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Origin & History of Elements

Sun with chemical elements

Elements up to the weight of iron are manufactured in stars.
picture (c) SOHO (ESA & NASA)



The process begins when a star forms from a collapsing hydrogen cloud. The gravitational pressure at the star's core generates heat, which ignites a thermonuclear fusion reaction that converts the core's hydrogen into helium. This process, called "nucleosynthesis," continues until the core's hydrogen is exhausted. What happens next depends on the star's mass.

Observations indicate that most stars are massive enough to enter a second round of nucleosynthesis. The depleted core - now rich in helium - contracts further, generating enough heat to start a thermonuclear reaction in a shell of hydrogen surrounding it, which fuses that hydrogen into helium. If the core's temperature gets hot enough, it undergoes a second wave of thermonuclear fusion itself, turning its helium into carbon and oxygen.

The more massive the star, the more generations of nucleosynthesis it will experience. The most massive stars can have several layers of fusion going on at the same time, with the outermost converting hydrogen to helium, a shell beneath it turning helium into carbon and oxygen, a shell beneath that producing heavier elements, a shell beneath that creating even heavier elements, and so on down to a core in which iron is produced.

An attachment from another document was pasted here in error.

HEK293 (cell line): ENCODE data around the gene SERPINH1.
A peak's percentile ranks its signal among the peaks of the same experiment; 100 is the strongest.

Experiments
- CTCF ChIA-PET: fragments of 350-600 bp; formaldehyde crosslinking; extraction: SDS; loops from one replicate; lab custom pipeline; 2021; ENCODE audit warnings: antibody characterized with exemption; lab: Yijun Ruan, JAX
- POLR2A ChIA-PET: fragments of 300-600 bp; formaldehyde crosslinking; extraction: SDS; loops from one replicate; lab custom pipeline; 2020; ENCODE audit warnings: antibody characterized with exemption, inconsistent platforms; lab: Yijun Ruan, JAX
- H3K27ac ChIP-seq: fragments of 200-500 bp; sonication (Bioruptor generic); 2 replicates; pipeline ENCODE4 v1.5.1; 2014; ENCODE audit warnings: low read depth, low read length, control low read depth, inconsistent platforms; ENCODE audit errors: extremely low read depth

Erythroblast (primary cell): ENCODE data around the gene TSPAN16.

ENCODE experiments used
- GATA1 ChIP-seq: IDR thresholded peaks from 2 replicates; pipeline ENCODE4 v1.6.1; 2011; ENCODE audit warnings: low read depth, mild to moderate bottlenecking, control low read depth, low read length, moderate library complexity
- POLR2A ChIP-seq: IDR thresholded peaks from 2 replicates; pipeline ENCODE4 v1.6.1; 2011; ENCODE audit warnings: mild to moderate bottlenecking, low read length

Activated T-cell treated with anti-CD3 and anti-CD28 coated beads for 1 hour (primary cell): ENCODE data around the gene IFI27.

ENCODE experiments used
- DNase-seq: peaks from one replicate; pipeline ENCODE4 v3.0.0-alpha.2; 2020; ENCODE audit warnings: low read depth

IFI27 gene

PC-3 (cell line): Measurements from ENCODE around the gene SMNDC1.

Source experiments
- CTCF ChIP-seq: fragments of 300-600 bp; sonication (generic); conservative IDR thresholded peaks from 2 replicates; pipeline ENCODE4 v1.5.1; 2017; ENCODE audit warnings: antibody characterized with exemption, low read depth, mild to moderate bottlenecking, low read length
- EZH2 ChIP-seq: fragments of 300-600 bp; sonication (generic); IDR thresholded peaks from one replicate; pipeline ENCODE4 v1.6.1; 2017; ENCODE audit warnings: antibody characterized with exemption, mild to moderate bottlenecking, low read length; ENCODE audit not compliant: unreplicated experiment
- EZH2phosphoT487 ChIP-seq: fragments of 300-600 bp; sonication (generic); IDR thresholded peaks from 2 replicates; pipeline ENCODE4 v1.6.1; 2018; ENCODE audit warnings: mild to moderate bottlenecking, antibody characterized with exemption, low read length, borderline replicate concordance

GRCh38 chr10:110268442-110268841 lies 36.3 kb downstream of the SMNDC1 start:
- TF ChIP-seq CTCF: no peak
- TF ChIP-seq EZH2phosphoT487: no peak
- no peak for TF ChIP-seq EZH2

Supernove with chemical elements
Elements heavier than iron are formed when a supernova explodes.
picture (c) NASA


 

 

Once a star forms an iron core, its days are numbered. Up to that point, the nuclear fusion reactions produce energy, creating an outward pressure that counterbalances the inward pressure of gravity. But iron fusion uses up energy instead of producing it. So the outward pressure stops and even reverses, gravity takes over, and the star rapidly implodes until suddenly a vast number of neutrinos blast out of the core, blowing the rest of the star to bits in a supernova explosion that may be as bright as an entire galaxy.

 
 

Supernova remnants
These gaseous supernova remnants glow in colors determined by the elements they contain. For example, the dark blue areas are rich in oxygen and the red material is rich in sulfur.
picture (c) STScI/AURA

 

Since this happens only to very massive stars that have undergone a full range of stellar evolution, the explosion releases a wide variety of new elements into the interstellar medium (ISM), which may ultimately incorporate them into new stars and continue the nucleosynthesis process.

The violent supernova blast produces powerful shock waves which create regions so dense and hot that they fuse some of the star's heavy elements into still heavier elements. It is in these supernova shocks that all natural elements heavier than iron are created, including uranium, the heaviest natural element found on Earth. Supernova shocks create even heavier elements (as do experiments with supercolliders), but they decay much more quickly than uranium.

 

 

 

 

Text used with the kind permission of:

Jet Propulsion Laboratory - California Institute of Technology

 

   
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